WASHINGTON (June 6, 2014) — U.S. nonfarm payroll employment increased by 217,000 jobs in May 2014, according to the latest figures from the Bureau of Labor Statistics (BLS).
The unemployment rate held steady at 6.3 percent, the BLS said.
The job sectors with the biggest gains were professional and business services and healthcare, each with 55,000 jobs. Solid gains were also reported in food services and drinking places (32,000 jobs) and transportation and warehousing (16,000 jobs).
However, other sectors saw little change, including construction, wholesale trade and retail trade. Manufacturing also was little changed, the BLS said, but durable goods manufacturing added 17,000 jobs in May, and the entire manufacturing sector added a 105,000 jobs over the past year.
Issuing the results of its most recent economic survey just ahead of the new BLS employment figures, the National Federation for Independent Business (NFIB) said there is some cause for hope on the employment front.
“Although (small business) owners reporting job openings are 10 points below the record high, it is holding at the highest level seen since mid-2007, suggesting that labor markets might be tighter than the unemployment rate suggests,” said NFIB Chief Economist William C. Dunkelberg.
Scott Paul, president of the Alliance for American Manufacturing, saw less cause for hope in the manufacturing sector.
“Though the economy has finally recovered the number of jobs lost during the recession, the manufacturing sector hasn’t even made it one-third of the way back,” Mr. Paul said.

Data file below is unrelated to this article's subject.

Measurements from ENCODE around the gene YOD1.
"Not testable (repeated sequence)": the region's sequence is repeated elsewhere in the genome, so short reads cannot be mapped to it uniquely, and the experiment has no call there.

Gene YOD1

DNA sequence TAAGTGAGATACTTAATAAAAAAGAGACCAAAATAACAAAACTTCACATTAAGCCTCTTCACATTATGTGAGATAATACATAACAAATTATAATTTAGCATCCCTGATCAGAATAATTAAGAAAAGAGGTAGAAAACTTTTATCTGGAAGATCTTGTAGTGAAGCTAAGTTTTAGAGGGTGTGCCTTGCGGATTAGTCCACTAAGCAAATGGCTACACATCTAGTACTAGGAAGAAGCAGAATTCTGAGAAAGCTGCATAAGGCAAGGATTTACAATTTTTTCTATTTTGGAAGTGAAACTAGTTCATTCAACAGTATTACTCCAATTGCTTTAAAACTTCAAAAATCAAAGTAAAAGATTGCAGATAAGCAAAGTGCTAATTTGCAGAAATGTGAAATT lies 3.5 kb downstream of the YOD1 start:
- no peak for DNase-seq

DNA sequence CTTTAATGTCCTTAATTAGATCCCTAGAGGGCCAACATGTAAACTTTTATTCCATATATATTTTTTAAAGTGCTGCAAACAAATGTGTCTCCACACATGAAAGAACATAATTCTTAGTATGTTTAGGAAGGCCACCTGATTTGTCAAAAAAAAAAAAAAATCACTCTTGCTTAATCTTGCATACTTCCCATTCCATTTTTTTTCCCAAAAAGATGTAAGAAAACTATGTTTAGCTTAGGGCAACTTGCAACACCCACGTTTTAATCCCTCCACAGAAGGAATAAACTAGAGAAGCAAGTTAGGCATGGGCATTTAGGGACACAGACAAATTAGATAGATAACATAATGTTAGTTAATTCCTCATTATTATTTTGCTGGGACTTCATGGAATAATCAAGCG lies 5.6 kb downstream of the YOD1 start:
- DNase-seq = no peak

“A look at our trade picture’s weak exports and surging imports gives us one clue as to why manufacturing is lagging,” he said. “The administration and Congress should help level the playing field for our manufacturers and workers by stopping currency manipulation, enforcing our trade laws and making smart investments in infrastructure.”
Titan International and the United Steelworkers union have petitioned the U.S. International Trade Commission and U.S. Department of Commerce seeking relief from OTR tire imports from China, India and Sri Lanka. What’s your opinion?
|I wholeheartedly support their action – something needs to be done.||
|I think it’s a bad idea that could inevitably tie the hands of domestic tire makers.||
|I oppose any duties against tire importers—they only raise costs for distributors and make it harder to obtain inventory.||
|I’m kind of on the fence and not sure what’s right, but need more information before deciding.||
|I don’t really care whether or not relief is granted.||
|Total votes: 78|